It’s important to understand that while some teens who identify as the opposite gender will, in fact, decide to transition as adults, it’s also not uncommon for these feelings to fade as time goes on. This might be truer in teens who did not begin having such feelings as young children. As a parent, the best thing you can do is to support and love your child while waiting for him or her to figure out who they are.
Therapy for Gender Identity Issues
Some religions and philosophies believe that gender dysphoria is a moral failing and can be changed through prayer ceremonies or certain types of counseling or therapies. In fact, conversion therapy for sexual orientation and sexual identity has been shown to be not only ineffective, but also cruel and abusive. Do not fall into the trap of trying to change who your child is or how he or she identifies in terms of gender. Being gay or having gender dysphoria is not a mental illness.
Seeing a counselor for confusing gender identity issues, however, is not harmful and can be very helpful for a confused or frightened teen. Look for someone who is well-versed with the issues surrounding gender dysphoria, various sexual orientations, or whatever the issue is. Avoid therapists who feel that conversion therapy is an acceptable practice or who feels that homosexuality or gender dysphoria is a sin or otherwise a case of poor judgment.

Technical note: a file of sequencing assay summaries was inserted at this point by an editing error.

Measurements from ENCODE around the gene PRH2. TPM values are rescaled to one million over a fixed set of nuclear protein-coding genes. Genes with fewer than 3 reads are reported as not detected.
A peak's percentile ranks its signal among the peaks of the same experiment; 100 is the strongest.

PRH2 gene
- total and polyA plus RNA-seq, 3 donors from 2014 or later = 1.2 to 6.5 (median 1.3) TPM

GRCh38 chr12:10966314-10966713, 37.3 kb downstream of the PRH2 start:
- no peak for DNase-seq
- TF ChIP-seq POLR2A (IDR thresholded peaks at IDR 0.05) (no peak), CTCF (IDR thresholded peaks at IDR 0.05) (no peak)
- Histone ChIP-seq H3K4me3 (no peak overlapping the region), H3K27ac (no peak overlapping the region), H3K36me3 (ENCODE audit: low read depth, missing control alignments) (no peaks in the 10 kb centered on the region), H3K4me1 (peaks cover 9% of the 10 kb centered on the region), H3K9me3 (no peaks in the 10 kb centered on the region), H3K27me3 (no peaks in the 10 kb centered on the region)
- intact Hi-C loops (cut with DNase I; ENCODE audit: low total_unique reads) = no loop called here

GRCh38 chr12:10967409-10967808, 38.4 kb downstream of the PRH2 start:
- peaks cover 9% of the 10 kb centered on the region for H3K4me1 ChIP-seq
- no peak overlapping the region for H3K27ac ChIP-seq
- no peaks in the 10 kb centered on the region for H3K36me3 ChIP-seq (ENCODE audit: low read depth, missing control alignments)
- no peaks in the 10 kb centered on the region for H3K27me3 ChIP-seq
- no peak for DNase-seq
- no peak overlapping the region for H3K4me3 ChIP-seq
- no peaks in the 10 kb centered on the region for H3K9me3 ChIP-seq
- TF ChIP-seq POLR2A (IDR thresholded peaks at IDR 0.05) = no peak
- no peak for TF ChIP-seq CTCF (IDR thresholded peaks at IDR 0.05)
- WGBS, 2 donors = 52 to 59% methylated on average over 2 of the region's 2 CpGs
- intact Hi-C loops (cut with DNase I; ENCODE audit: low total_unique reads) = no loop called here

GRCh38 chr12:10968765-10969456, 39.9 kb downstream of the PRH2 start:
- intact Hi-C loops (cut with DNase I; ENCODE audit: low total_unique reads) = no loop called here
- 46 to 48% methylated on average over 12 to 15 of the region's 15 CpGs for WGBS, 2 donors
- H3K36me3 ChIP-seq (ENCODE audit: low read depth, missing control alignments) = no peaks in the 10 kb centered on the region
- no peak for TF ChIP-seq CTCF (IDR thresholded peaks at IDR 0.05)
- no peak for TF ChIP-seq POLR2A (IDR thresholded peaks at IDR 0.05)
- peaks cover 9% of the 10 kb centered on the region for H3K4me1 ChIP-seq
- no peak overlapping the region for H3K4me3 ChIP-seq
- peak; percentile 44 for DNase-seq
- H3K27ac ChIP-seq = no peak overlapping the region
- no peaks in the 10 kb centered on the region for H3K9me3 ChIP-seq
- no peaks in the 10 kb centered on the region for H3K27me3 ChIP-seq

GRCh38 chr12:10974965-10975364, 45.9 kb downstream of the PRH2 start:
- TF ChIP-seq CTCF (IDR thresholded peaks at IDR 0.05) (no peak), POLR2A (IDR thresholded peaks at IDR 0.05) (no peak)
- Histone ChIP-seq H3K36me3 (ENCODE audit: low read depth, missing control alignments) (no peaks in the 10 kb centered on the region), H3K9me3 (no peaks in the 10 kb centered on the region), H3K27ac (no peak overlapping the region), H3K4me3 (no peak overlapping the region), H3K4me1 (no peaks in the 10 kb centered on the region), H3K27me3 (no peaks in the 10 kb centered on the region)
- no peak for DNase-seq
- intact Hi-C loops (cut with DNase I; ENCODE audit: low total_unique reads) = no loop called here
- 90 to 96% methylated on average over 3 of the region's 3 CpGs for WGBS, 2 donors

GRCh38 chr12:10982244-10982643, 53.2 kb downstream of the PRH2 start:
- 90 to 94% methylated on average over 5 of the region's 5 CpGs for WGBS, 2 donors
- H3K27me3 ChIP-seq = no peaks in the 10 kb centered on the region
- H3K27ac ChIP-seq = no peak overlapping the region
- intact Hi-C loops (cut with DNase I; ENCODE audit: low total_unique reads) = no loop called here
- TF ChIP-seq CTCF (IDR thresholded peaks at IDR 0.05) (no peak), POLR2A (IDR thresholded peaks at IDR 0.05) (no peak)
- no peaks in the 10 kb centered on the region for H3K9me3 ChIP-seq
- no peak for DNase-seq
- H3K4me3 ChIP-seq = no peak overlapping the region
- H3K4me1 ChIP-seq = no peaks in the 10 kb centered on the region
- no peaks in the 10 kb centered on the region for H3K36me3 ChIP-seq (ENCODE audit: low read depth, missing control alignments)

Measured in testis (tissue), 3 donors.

Depression and Gender Identity Issues
Unfortunately, teens who have gender dysphoria can be at a higher risk of developing depression or becoming suicidal than the general population. A lot of this is attributed to the fear of (and the reality of) rejection by their friends and family.
If your teen is showing signs of depression or suicidal thoughts, visit your pediatrician or family doctor to see if a referral to a counselor is warranted. If they are planning or trying to act on their suicidal thoughts, call an ambulance or head to your closest emergency room.
Helping Your Teen Find Support for Gender Identity Issues
In addition to a counselor who can help your teen sort out his or her feelings and accept him- or herself for who they are, a strong social group can help your teen feel accepted and included. Look for a support group for LBGT teens and encourage your teen to join. If your current church or place of worship is not accepting, look for one that is. Unitarian Universalist churches are known for being friendly to those on the LBGT spectrum, and they encompass a wide range of beliefs. Also, find out if your child’s high school has a gay-straight alliance or another club that is friendly to those with gender dysphoria.
As a parent, you are in the perfect position to offer unconditional love and support to your child. Take this opportunity seriously as they figure out their gender identity and sexual orientation, and don’t be afraid to find support for yourself if you need it as you help your adolescent navigate this tricky road.